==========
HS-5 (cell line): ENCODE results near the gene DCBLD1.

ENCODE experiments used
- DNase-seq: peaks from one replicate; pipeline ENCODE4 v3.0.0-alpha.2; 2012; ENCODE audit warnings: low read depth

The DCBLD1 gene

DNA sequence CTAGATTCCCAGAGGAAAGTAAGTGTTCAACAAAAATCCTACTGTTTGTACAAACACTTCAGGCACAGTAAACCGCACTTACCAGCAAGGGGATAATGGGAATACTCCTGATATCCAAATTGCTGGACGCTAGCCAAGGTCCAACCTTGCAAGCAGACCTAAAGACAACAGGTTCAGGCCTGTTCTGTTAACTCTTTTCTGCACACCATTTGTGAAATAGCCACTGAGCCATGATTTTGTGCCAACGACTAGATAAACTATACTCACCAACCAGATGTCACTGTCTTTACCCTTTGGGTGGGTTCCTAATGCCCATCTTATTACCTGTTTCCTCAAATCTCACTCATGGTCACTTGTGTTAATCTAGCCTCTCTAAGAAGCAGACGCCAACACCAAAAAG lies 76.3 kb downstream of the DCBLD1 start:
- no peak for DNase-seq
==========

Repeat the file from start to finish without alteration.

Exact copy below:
HS-5 (cell line): ENCODE results near the gene DCBLD1.

ENCODE experiments used
- DNase-seq: peaks from one replicate; pipeline ENCODE4 v3.0.0-alpha.2; 2012; ENCODE audit warnings: low read depth

The DCBLD1 gene

DNA sequence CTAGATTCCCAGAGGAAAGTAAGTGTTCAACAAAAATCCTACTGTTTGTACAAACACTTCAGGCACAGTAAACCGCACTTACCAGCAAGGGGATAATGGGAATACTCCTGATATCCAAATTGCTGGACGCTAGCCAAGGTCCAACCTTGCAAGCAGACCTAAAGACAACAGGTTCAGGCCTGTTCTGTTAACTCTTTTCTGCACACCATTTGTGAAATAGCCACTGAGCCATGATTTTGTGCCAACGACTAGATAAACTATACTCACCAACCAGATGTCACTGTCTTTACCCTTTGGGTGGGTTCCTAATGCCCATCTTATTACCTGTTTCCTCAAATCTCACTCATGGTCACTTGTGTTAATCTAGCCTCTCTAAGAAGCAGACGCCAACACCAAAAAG lies 76.3 kb downstream of the DCBLD1 start:
- no peak for DNase-seq